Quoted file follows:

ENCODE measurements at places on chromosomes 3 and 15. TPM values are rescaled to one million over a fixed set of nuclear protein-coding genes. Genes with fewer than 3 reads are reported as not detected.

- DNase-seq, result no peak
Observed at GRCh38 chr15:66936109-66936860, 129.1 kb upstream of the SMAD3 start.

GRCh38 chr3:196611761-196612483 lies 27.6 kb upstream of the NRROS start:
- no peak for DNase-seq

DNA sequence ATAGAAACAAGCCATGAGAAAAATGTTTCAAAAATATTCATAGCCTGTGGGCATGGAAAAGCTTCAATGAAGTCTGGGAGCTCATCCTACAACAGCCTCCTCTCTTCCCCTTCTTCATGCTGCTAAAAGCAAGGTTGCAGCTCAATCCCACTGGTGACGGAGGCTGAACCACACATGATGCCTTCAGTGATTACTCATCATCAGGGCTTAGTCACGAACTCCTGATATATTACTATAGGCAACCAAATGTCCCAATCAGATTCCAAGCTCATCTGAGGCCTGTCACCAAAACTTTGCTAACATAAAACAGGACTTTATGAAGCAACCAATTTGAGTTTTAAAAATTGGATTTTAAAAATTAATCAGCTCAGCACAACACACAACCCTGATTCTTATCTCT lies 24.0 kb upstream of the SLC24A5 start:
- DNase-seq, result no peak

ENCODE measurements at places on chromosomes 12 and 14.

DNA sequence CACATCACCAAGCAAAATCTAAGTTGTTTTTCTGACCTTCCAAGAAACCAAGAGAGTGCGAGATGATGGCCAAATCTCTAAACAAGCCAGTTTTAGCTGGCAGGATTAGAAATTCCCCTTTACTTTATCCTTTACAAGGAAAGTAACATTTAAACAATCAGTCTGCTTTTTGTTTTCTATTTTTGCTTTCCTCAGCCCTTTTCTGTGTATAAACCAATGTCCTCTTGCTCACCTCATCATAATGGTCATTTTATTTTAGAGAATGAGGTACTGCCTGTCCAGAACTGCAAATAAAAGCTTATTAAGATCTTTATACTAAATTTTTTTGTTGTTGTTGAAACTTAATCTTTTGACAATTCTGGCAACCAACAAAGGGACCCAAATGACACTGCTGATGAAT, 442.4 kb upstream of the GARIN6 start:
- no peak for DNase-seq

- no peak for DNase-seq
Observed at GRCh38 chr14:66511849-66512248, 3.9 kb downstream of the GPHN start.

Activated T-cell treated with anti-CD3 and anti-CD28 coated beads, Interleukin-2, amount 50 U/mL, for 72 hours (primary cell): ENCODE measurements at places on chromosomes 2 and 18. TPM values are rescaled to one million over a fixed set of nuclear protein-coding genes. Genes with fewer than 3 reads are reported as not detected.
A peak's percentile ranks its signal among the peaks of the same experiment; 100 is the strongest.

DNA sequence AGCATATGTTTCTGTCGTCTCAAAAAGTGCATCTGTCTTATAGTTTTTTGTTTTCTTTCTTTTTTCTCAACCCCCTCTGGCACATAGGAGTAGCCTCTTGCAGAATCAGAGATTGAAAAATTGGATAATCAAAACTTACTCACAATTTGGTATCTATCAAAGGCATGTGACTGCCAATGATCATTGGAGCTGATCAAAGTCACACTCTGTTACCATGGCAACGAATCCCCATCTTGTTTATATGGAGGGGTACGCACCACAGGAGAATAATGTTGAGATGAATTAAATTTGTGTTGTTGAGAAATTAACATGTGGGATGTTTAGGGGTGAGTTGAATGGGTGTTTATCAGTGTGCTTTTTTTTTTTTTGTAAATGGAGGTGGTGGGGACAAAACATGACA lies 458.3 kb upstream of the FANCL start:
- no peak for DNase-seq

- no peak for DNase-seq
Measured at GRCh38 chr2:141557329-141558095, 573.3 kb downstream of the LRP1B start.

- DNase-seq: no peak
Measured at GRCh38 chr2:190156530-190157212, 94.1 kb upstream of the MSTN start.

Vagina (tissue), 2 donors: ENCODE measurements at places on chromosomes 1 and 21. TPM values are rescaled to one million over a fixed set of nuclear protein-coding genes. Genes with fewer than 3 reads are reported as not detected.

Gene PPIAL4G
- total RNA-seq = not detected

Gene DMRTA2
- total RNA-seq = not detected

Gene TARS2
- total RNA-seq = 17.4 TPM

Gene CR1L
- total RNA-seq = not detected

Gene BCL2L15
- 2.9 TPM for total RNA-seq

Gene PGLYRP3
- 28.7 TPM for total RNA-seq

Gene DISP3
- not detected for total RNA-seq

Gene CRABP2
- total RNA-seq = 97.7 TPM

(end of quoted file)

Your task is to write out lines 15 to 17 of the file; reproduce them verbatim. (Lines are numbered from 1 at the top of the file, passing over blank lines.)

DNA sequence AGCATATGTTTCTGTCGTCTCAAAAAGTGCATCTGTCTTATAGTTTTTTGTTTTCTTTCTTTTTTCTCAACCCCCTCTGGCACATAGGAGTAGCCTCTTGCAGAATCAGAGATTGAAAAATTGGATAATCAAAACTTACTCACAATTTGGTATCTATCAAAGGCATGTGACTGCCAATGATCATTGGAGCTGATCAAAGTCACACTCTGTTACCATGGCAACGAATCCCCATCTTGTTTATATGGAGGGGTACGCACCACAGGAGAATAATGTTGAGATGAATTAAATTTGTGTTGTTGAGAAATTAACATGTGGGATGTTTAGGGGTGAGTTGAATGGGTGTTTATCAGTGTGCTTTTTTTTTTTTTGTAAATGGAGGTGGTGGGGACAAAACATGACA lies 458.3 kb upstream of the FANCL start:
- no peak for DNase-seq

- no peak for DNase-seq